Ethiopia – Nyangatom

//Ethiopia – Nyangatom
Ethiopia – Nyangatom 2015-07-09T15:57:17+00:00

Project Description

Geographical Location

Nyangatom is an area that is difficult to access; it is located in the southernmost part of Ethiopia, bordering South Sudan and Kenya. The few rural tracks in the area are in very poor condition and passable only with 4WD vehicles appropriate to the rough terrain. During the rain season roads become completely impassable due to mud and flooding, thus paralyzing terrestrial communication completely. Its topography consists of a vast plain of clay and black cotton soil with several volcanic mountain ranges to the west and north. The region lies within the Rift Valley, and the altitude varies from the 2,000m high Naita Hills on the west bordering South Sudan, and 380m by the banks of the Omo River to the east.


Direct: 10,000 Nyangatom people living in the area around the border with Kenya.

Indirect: 5,000 Turkana people who live across the border in the Ilemi Triangle who will also benefit from the improved peace situation, which the project aims to achieve as well.

However, the scope of this project in the long run will be to undertake the holistic evangelization of all the communities who live in the south-western Lower Omo Valley in the Apostolic Vicariate of Jima-Bonga, i.e. the Nyangatom and the Surma (totalling some 30,000), as well as to assist in the pastoral attention of the Nyangatom nomadic communities (totalling some 40,000 persons) who live at the border with South Sudan in the Diocese of Torit.


The presence of the MCSPA in the Apostolic Vicariate of Jima-Bonga dates back to 2001, when Archbishop Silvano Tomasi, the then Apostolic Nuncio to Ethiopia, asked the founder of the community, Fr. Francisco Andreo, to open a mission in the south-western part of Ethiopia, in order to connect with MCSPA’s missions in the north of Kenya. Archbishop Tomasi saw this initiative as an opportunity for the Catholic Church to grow in Ethiopia (currently, less than a 1% of the population is Catholic), by going into these vast regions of the south and west of the country, such as Nyangatom, were there is a neglible presence of the Orthodox Church and most of the people are still animists. These areas are both very remote and in dire need of Christian charity and solidarity.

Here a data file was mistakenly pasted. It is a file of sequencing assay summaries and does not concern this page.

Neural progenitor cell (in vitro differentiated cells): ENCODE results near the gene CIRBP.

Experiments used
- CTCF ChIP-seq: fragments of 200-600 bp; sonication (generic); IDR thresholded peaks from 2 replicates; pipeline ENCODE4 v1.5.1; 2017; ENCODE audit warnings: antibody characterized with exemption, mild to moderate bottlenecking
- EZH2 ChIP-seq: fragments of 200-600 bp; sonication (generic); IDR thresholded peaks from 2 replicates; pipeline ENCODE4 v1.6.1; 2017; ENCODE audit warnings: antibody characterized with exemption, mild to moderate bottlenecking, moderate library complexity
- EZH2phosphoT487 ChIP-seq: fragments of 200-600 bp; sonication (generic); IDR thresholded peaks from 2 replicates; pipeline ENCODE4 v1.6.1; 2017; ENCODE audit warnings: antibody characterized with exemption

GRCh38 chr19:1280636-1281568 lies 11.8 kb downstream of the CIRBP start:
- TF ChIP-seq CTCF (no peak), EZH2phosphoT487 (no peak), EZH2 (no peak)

Since then, the MCSPA has worked in the apostolic vicariate by carrying out different development projects; a Mother and Child Centre at Mizan Teferi, a nutritional unit at Gacheb, and a small-scale farming project for families linked with the digging of shallow wells at each farm. In 2009 the current Apostolic Vicar of Jima-Bonga, Msgr. Markos Gebremedhin, asked the MCSPA to open a second mission in the vicariate. Since then, MCSPA members have been in contact with the Nyangatom community. Through dialogue with some elders and local authorities, it has been observed that one of the main problems that affect both Nyangatom and Turkana is the lack of water and the insecurity. During the trips made to the area by members of the MCSPA, elders expressed their desire that the Catholic Church establishes herself in the area and help the Nyangatom community.

In December 2012, the Bishop of Lodwar, Msgr. Dominic Kimengich (the neighbouring diocese to Jima-Bonga toward the south) invited other bishops from the regions bordering Turkana (Kenya), to the Silver Jubilee of the Diocese of Lodwar. With the occasion of this celebration he asked MCSPA members to organise the first “Peace and Cross Border Evangelization Conference in the Lake Turkana Basin”, aimed at bringing together neighbouring catholic dioceses across different countries in order to start a dialogue on peace and cross-border evangelization.